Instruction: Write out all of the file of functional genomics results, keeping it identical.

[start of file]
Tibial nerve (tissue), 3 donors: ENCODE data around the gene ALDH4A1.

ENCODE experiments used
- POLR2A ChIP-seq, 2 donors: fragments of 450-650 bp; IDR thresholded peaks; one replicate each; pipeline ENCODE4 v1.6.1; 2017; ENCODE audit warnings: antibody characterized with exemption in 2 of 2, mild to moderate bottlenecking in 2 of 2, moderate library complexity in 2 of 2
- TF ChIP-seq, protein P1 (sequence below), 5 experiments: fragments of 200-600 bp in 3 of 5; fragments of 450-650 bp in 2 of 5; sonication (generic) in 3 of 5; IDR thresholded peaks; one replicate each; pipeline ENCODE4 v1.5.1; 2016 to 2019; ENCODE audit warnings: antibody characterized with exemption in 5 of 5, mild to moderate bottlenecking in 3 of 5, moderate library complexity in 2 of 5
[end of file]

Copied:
Tibial nerve (tissue), 3 donors: ENCODE data around the gene ALDH4A1.

ENCODE experiments used
- POLR2A ChIP-seq, 2 donors: fragments of 450-650 bp; IDR thresholded peaks; one replicate each; pipeline ENCODE4 v1.6.1; 2017; ENCODE audit warnings: antibody characterized with exemption in 2 of 2, mild to moderate bottlenecking in 2 of 2, moderate library complexity in 2 of 2
- TF ChIP-seq, protein P1 (sequence below), 5 experiments: fragments of 200-600 bp in 3 of 5; fragments of 450-650 bp in 2 of 5; sonication (generic) in 3 of 5; IDR thresholded peaks; one replicate each; pipeline ENCODE4 v1.5.1; 2016 to 2019; ENCODE audit warnings: antibody characterized with exemption in 5 of 5, mild to moderate bottlenecking in 3 of 5, moderate library complexity in 2 of 5